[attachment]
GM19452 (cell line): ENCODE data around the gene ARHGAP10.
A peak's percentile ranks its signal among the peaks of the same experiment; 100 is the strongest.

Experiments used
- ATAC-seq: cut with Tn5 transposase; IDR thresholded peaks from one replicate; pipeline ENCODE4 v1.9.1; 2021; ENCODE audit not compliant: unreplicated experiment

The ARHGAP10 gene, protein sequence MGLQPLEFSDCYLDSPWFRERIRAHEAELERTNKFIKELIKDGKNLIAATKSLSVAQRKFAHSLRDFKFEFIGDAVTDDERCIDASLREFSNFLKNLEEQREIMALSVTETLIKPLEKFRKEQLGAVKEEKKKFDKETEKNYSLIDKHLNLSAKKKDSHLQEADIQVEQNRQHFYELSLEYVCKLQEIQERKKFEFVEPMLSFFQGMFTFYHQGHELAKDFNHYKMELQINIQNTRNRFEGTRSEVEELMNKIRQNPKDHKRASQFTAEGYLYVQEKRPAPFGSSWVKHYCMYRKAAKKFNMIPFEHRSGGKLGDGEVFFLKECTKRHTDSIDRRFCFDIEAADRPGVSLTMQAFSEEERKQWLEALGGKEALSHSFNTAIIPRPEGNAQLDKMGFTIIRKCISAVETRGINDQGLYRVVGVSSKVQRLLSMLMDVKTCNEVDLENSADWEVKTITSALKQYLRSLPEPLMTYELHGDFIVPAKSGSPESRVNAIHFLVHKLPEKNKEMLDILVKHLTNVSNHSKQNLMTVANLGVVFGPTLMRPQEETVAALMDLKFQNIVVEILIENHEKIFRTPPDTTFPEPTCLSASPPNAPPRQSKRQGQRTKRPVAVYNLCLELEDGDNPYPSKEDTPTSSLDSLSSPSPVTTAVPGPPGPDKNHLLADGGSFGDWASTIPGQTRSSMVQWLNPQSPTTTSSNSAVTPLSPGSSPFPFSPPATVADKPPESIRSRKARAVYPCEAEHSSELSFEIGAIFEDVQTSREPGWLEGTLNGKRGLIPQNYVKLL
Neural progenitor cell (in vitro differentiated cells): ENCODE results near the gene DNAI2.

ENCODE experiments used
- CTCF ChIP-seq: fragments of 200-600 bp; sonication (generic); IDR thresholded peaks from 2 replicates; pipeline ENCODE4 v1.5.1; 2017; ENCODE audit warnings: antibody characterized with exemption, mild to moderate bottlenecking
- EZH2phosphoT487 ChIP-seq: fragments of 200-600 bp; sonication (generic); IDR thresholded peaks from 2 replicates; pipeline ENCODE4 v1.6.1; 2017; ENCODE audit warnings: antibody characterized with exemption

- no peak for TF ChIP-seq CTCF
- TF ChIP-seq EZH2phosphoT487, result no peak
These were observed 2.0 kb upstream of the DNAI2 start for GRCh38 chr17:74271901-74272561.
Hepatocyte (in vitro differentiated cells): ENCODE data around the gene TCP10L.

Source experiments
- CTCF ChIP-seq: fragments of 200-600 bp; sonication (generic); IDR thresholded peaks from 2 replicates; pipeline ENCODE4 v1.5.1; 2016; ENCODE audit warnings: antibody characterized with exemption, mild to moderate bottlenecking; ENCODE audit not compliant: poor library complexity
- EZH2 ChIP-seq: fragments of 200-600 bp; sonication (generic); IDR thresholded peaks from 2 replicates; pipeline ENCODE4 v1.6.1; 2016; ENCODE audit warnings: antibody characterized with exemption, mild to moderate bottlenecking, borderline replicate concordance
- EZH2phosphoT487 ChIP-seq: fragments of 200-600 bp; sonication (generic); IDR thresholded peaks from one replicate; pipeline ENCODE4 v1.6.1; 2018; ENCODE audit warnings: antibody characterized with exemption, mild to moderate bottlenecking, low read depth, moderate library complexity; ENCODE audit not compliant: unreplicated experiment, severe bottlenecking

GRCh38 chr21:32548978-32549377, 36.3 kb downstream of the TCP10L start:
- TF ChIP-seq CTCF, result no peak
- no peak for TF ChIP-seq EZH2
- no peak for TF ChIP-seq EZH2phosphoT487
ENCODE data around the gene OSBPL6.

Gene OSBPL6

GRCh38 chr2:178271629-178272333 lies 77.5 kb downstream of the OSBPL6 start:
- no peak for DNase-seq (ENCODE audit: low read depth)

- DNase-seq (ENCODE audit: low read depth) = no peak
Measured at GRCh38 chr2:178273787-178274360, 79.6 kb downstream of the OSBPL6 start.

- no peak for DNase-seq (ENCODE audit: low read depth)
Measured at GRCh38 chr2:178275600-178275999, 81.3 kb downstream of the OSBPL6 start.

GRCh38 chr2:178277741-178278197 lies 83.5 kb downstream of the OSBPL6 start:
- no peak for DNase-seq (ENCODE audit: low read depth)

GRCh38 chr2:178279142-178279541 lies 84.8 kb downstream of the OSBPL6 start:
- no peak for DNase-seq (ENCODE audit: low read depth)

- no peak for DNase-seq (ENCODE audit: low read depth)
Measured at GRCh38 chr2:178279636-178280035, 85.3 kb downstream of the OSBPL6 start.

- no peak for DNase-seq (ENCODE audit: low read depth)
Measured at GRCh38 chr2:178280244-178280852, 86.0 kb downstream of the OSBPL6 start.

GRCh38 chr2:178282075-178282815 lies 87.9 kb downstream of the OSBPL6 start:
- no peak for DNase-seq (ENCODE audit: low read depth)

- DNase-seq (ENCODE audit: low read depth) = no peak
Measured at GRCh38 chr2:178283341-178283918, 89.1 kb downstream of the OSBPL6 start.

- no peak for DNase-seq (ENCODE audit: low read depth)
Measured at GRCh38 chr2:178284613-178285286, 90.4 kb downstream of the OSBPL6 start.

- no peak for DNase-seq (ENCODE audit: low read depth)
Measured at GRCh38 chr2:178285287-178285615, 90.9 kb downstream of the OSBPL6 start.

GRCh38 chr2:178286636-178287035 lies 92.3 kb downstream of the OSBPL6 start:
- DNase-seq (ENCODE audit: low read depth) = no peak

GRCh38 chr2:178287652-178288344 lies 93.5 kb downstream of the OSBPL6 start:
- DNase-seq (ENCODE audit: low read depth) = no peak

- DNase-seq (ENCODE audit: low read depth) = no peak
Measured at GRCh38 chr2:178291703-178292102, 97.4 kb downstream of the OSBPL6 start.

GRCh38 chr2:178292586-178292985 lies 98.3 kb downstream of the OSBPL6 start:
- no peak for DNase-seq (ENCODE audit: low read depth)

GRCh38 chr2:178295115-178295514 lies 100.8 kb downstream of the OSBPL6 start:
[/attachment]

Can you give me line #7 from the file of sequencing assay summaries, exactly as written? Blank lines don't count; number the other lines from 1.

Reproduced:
ENCODE experiments used